The Bulletin had a rather odd editorial (well, that’s not exactly news) on Friday morning. The subject was taxes, but what really interested me was the lead-in to that subject, which talked about medical care.
The reason medical care costs so much, the editorialist opined, is that consumers get it too cheaply: “Were Americans forced to pay more up front for the services they use, they might not rush to the doctor’s office for every little ache and pain. Neither would they prod reluctant physicians so forcefully to order up MRIs and other expensive tests.”
I’ve heard that argument before, and every time I always wonder: “Where ARE all these people who are ‘rushing to the doctor’s office for every little ache and pain’? Most people I know dread going to the doctor and put it off as long as possible – sometimes too long. And I don’t know anybody who gets his kicks from having MRIs, CT scans and colonoscopies either.” (I’ve had all three, and trust me, they’re not much fun.)
But the argument fits neatly with the conservative doctrine that when something goes wrong, it’s always the little guy who’s to blame.
Thus the bankruptcy of General Motors wasn’t the fault of the executives who made bad decisions about what kind of vehicles to build – no, it was the fault of those greedy workers who wanted to be paid too much.
The subprime mortgage fiasco wasn’t the fault of the lenders who wrote unsound mortgages or the financial manipulators who packaged and sold securities based on those unsound mortgages – it was the fault of the low- and middle-income people who took out the mortgages.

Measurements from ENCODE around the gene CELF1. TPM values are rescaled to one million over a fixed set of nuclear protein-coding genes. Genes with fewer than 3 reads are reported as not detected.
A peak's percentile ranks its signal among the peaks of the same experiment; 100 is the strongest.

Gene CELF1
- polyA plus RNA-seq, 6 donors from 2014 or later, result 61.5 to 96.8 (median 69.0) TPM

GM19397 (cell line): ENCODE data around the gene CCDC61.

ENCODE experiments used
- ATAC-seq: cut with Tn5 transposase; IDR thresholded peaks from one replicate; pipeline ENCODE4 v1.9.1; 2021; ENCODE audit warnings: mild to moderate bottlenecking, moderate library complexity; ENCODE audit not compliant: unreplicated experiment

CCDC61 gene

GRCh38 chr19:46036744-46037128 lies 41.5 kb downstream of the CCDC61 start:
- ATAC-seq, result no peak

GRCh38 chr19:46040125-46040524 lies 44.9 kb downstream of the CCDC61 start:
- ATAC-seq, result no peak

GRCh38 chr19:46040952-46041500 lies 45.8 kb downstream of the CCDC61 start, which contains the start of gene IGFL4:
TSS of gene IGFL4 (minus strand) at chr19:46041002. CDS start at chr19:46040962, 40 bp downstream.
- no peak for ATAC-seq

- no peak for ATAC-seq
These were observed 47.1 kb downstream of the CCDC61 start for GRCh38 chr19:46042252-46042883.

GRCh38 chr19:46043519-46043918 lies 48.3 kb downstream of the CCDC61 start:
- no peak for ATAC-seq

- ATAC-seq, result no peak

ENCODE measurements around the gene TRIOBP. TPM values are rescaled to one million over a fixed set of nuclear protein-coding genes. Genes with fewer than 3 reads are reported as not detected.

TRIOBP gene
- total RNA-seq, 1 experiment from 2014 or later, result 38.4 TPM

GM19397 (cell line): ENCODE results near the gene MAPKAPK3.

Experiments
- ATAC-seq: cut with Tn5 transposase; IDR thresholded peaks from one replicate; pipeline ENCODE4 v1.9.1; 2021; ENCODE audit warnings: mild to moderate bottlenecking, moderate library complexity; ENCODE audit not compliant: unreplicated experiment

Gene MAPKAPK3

And the high cost of health care isn’t the fault of health care providers, such as doctors who order unnecessary lab tests and MRIs because they have a financial interest in the labs and imaging centers that do them – it’s the fault of the patients.
In the conservative alternative universe the buck is never passed up, only down.
Once again, as it seems to do in roughly two years out of three, the Oregon Department of Transportation has extended the studded tire removal deadline into mid-April because storms continue to dump snow on the mountain passes.
This almost-annual business of drivers rushing to get their studs removed and then rushing to get them back on again is ridiculous. Oregon should either (a) ban studs or (b) permanently extend the stud season to mid-April. Although people in Salem and Portland might not comprehend it, in two-thirds of this state it’s still winter.
Bill Bradbury, aspirant for the Democratic nomination for governor, has come out with his first TV campaign spot. It shows Bradbury, who has multiple sclerosis, rolling along on a Segway. “I’ve found in life that when you’re faced with a challenge, you just have to find a solution,” he says.
It’s a cute ad, but I’m not sure it conveys the proper aura of gubernatorial gravitas. To me, people riding Segways always look kind of silly.